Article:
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What to do After You've Arrived at Tokyo Narita International Airport

Updated: Jan 12, 2020

I don’t know how many people just travel to Japan on a whim without doing any research, but if you do arrive in the airport completely unsure of what to do next, this is the post for you ;)

So picture this:

You and your friend Bob have arrived at Tokyo Narita International Airport. You’re pumped! This is your first time in Japan! You’ve done a little bit of research...not tons...but you've got this!



When you first get get off your plane, things are easy. All you have to do is follow the signs toward the customs counter. Once you’re let through, you’ll go to the baggage claim, pick up your luggage, and then you’ll head toward the exits.

So far so good.

You’ll find one more area where you’ll stand in line, your baggage and passport will be checked, then finally, you can actually go through the exit doors!

O.M.G. you're in TOKYO! How exciting!

You walk into that officially Japanese part of the airport and look around. You hear Japanese announcements, see various informational counters, and a tiny store full of never before seen snacks and drinks. You go in there and get one, eager to try something new, and buy a drink. You take a huge swig...

ahhhh....that's good.

You put the cap back on and look around.

Yikes. Now what do you do?

You look at Bob. Bob looks at you.

You both begin to sweat...

You have your hotel name and address, hopefully even the name of the closest train station to said hotel (Do not forget to look this up, seriously!).

But how do you get there from here?

That is the question.

Well, you'll be pleased to hear that it isn't incredibly complicated, despite the way I know it's going to look.

I do not recommend just taking a cab because it can be horribly expensive! (Unless you're staying right next to the airport. Most people don't.)

Military spouses and spouses of civilian contractors actually have options to take buses, so if that's you, definitely go that route because it's quicker!

But for the rest of us, there are the trains.

When you first exit the customs area of Tokyo Narita, all you need to do is look for an escalator or an elevator. Use it to go down until you reach an underground train station. I believe it is only one floor down (anyone who knows otherwise please correct me in the comments).

There will be information counters, currency exchange areas, small kiosks for food and drink, even some tiny restaurants and coffee shops.

If this is your first time seeing anything like this, it's probably going to fascinate you.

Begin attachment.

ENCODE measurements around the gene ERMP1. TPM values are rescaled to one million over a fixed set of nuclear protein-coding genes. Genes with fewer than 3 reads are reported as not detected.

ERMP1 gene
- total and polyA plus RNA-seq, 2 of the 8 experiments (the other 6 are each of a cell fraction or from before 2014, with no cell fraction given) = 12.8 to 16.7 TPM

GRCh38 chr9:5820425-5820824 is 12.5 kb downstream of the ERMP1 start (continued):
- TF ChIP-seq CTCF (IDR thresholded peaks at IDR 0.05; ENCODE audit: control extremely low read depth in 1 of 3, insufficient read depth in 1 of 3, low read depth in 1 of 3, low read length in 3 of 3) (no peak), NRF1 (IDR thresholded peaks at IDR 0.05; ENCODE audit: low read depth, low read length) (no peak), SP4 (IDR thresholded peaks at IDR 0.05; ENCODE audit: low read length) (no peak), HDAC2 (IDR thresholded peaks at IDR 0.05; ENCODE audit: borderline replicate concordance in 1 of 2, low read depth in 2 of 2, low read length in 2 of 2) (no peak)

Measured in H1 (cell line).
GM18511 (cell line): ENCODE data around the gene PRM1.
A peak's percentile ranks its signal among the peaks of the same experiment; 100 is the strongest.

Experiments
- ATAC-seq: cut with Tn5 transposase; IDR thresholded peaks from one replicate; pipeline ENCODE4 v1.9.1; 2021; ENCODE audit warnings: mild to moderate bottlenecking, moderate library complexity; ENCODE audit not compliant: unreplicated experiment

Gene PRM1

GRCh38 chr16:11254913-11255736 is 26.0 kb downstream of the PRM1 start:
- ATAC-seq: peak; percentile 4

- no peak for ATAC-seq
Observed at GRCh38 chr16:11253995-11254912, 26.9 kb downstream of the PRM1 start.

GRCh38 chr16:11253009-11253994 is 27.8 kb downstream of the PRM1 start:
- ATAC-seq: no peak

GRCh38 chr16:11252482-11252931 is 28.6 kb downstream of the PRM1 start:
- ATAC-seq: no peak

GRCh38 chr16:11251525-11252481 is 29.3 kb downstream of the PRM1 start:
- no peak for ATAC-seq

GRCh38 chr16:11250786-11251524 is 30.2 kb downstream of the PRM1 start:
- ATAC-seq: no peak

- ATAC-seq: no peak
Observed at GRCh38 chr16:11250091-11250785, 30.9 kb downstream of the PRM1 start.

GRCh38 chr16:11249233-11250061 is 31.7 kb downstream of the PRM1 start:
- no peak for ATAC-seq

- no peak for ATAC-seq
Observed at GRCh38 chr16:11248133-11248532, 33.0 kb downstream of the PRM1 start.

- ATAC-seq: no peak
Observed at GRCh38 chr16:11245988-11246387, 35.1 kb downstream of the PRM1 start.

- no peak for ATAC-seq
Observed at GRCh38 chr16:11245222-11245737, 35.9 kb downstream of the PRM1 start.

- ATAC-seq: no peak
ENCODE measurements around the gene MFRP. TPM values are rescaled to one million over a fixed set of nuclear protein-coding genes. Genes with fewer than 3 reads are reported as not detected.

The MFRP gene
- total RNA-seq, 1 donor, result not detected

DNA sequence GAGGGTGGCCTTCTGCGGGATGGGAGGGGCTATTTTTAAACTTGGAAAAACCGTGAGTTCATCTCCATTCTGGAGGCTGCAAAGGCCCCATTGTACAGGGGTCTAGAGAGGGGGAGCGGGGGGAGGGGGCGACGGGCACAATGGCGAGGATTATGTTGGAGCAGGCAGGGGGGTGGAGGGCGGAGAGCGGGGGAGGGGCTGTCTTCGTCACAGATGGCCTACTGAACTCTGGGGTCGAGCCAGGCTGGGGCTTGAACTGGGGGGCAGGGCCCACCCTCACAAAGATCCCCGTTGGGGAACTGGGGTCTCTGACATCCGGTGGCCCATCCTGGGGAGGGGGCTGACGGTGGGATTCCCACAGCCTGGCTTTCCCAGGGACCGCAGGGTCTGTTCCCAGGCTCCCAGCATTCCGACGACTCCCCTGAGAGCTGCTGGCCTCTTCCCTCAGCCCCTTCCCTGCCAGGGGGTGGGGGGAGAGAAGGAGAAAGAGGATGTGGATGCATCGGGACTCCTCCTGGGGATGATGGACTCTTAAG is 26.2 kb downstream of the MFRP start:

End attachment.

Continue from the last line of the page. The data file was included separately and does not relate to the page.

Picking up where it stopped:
You'll want to exchange a lot of money. Cash is definitely still king in Japan, so when you go, you'll want to

a. have some cash to exchange right away. and

b. make sure you have a debit card so you can withdraw more cash at an ATM


Anyway you have two options for the trains:

1) The Narita Express

Narita Express

To me, this is the best option. It is certainly the faster and most enjoyable one. You can follow signs for the NEX. There is an actual counter for it (with a red and white color scheme), and a row of touchscreen machines where you can purchase tickets.

Your best bet here is honestly to POLITELY get the attention of an attendant, and ask for help. Tell them you need a Narita Express Ticket. Show them your hotel address. They will help you purchase a ticket to the closest possible stop on that train. You may or may not have to switch to local trains afterward to get to your exact destination.

The ticket does cost a bit more than the local trains would (between $20 and $40), but again, it is definitely worth it. Here is why:

a. It is faster. The NEX doesn't make nearly as many stops as the local trains.

b. You'll have your own comfortable seat (not at all guaranteed on the local trains),

c. a place to put your luggage,

d. and the option to buy refreshments right there on the train.

It's so much nicer.

Once you get to the stop on your ticket, you will get off the NEX. If you are already at the stop closest to where you're staying, GREAT! You're lucky. If not, you'll need to take...

2) The Local Trains

Japanese train

See my post on how to purchase a ticket and use the local trains here.

Once you're actually at the right train station, you can walk, take a bus, or take a cab from there to your hotel. Be sure to check out my other posts on these subjects.

You're almost there! You and Bob are so on your way now.

#GaijinNinja #japantrip #airport #japantravel

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